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In Buddhism, consciousness-only (Sanskrit: vijapti-mātratā, vijapti-mātra, citta-mātra; Chinese: 唯識; Pinyin: wei shi; Japanese: yuishiki) is a theory according to which all existence is nothing but consciousness, and therefore there is nothing that lies outside of the mind. This means that conscious-experience is nothing but false discriminations or imaginations; a provisional antidote; thus, the notion of consciousness-only is an indictment of the problems engendered by the activities of consciousness. This was a major component of the thought of the school of Yogācāra, which had a major impact on subsequent schools after its introdution in East Asia.


According to the Vijānavādins, embedded at the heart of Buddhism lies a seeming paradox. In contrast to the Brahmanic teachings of the Upanishads, the Buddha stated quite clearly that the self (atman) is an illusion and that man thus has no soul (anatman). However, there is transmigration (samsara) from one body to another. This poses a difficult question: "If there is no soul, what is it that reincarnates?"

The theory of consciousness-only starts by explaining the regularity and coherence of sense impressions as due to an underlying store of perceptions (ālaya-vijāna) evolving from the accumulation of traces of earlier sense perceptions. These are active, and produce "seeds" (bija) similar to themselves, according to a regular pattern, as seeds produce plants. Each being possesses a store of perceptions and beings which are generically alike will produce similar perceptions from their stores at the same time. The external world is created when the store consciousness (ālaya) is "perfumed" (薰) by seeds, i.e. the effects of good and evil deeds.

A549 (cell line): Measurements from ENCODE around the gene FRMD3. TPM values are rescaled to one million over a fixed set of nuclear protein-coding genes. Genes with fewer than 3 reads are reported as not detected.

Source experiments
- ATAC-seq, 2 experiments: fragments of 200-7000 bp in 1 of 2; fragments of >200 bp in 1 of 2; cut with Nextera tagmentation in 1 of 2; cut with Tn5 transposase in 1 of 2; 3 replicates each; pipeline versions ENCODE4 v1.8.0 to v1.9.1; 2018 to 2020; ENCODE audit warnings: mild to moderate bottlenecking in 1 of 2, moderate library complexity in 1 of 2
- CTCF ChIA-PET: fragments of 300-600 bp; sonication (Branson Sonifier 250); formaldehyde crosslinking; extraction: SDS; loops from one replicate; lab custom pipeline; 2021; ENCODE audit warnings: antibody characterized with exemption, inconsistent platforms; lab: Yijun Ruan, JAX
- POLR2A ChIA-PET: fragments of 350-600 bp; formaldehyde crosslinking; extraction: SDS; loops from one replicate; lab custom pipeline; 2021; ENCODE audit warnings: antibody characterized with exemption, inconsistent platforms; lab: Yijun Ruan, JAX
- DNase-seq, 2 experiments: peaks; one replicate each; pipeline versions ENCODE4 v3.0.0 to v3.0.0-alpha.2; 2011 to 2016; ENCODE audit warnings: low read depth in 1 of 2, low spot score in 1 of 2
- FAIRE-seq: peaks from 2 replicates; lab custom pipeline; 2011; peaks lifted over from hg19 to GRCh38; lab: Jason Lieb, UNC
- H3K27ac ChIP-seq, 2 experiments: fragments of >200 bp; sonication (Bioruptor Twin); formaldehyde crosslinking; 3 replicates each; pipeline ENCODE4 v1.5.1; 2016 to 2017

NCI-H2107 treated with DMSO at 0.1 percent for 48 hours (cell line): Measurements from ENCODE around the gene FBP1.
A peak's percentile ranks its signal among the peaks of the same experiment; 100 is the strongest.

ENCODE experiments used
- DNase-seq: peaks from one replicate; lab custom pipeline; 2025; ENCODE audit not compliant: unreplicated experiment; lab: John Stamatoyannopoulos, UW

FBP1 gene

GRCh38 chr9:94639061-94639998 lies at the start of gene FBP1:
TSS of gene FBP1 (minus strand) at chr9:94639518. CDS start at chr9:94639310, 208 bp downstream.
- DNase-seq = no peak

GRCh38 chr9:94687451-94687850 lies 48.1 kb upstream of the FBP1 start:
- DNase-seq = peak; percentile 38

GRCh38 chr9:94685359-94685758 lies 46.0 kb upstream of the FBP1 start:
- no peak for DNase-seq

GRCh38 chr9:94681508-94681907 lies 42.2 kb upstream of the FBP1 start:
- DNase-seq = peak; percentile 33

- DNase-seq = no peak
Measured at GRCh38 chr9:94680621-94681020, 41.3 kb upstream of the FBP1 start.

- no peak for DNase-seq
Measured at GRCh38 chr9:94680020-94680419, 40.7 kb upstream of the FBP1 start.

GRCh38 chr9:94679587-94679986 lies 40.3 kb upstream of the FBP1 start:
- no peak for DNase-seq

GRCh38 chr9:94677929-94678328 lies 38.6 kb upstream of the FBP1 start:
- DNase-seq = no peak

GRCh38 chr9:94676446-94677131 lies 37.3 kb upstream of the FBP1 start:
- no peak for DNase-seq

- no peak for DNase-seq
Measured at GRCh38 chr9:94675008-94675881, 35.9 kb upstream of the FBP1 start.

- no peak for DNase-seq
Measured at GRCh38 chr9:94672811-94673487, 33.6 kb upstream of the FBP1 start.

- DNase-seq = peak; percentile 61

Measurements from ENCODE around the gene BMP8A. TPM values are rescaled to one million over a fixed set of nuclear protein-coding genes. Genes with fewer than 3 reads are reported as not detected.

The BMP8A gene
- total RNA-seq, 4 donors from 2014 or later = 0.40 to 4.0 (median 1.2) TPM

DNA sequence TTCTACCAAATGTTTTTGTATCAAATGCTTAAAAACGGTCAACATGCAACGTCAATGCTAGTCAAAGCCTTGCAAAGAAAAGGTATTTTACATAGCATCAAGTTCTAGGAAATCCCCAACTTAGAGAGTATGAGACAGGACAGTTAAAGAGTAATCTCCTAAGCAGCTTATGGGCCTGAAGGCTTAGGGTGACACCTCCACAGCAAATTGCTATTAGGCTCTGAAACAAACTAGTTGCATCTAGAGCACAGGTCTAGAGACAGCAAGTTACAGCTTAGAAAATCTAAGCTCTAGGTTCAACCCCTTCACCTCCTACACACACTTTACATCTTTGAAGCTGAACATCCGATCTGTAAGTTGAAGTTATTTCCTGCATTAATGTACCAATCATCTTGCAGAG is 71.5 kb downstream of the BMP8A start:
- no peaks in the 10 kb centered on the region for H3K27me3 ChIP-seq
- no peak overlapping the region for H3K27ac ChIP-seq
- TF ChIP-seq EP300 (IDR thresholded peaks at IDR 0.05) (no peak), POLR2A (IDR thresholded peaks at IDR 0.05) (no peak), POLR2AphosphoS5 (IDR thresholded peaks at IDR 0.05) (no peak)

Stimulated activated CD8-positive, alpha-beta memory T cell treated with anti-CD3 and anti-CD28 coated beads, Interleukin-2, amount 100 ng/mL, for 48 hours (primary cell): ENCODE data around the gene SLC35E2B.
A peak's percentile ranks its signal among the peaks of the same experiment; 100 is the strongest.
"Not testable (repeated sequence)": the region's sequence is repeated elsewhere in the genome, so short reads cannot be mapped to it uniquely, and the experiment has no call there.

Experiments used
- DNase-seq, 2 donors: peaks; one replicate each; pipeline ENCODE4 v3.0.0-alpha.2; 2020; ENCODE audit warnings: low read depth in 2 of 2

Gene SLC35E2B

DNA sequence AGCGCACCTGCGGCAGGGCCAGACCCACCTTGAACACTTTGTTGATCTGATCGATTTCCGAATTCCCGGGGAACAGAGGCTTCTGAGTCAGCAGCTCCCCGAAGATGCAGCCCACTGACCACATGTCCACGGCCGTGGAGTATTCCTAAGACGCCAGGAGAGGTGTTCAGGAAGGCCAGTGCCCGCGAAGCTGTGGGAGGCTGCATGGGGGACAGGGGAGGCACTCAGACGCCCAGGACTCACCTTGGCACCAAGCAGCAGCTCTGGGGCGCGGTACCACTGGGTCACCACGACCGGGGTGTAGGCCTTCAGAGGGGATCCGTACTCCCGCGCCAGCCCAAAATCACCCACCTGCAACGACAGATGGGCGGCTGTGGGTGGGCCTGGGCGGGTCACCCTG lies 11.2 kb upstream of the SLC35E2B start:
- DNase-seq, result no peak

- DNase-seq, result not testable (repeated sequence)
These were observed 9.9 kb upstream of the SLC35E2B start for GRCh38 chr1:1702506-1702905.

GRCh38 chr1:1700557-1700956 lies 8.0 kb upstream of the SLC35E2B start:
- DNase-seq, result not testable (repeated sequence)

To summarize, the seeds interact in three ways:

  1. Seeds produce the external world.
  2. Seeds are perfumed by the external world.
  3. Seeds produce seeds.

And this gives the solution to the original paradox. The conception of "self", the false atman, is produced from seeds. Actions in this world, good, bad and neutral deeds, perfume (or mutate) these seeds. The seeds then produce new seeds, with some seeds tainted by your actions, and others unaffected. Even after death, the impressions of deeds — their karma — linger on in the seeds of alaya consciousness. Since the seeds have a natural affinity to join together (pratisamdhi), reincarnation occurs when seeds fuse and new states of seventh consciousness (delusions of "self") form. A Buddha is someone who has managed to obliterate all impressions of himself, all his perfumings of the seeds, and escape the wheel of samsara. Such alaya consciousness fully cleansed of karmic sediment is known as amalavijna, or "pure consciousness".

The doctrine of consciousness-only thus reduces all existence to one hundred dharmas (法 factors) in five divisions 五位, namely, mind, mental function, material, not associated with mind and unconditioned, dharmas. The consciousness-only school thus sets out to enumerate and describe all these dharmas in detail.

Another important contribution of the consciousness-only thinkers was that of the three natures of imaginary, provisional and real. See three natures for details.


The major framework of Yogācāra theory was developed by the two brothers Vasubandhu 世親 and Asaṅga 無著 in such treatises as the Abdhidharma-kośa-bhāsya 倶舍論, the Triṃśikā Vijaptimātratāsiddhiḥ (Thirty Verses on consciousness-only) 唯識三十頌, Mahāyāna-saṃgraha攝大乘論, and the Yogācārabhūmi-śāstra瑜伽師地論. Dharmapala's Vijaptimtratsiddhi-shstra is an important commentary that resolved several doctrinal disputes that had risen out of the original texts.

Consciousness-only doctrine was also defined in sutras such as the Saṃdhinirmocana-sūtra and Śrīmālā-sūtra 勝鬘經. The Mahāyāna-saṃgraha, for example, says, "All conscious objects are only constructs of consciousness because there are no external objects. They are like a dream." (如此衆識唯識 以無塵等故 譬如夢等) 〔攝大乘論T 1593.31.118b12 〕.

See also



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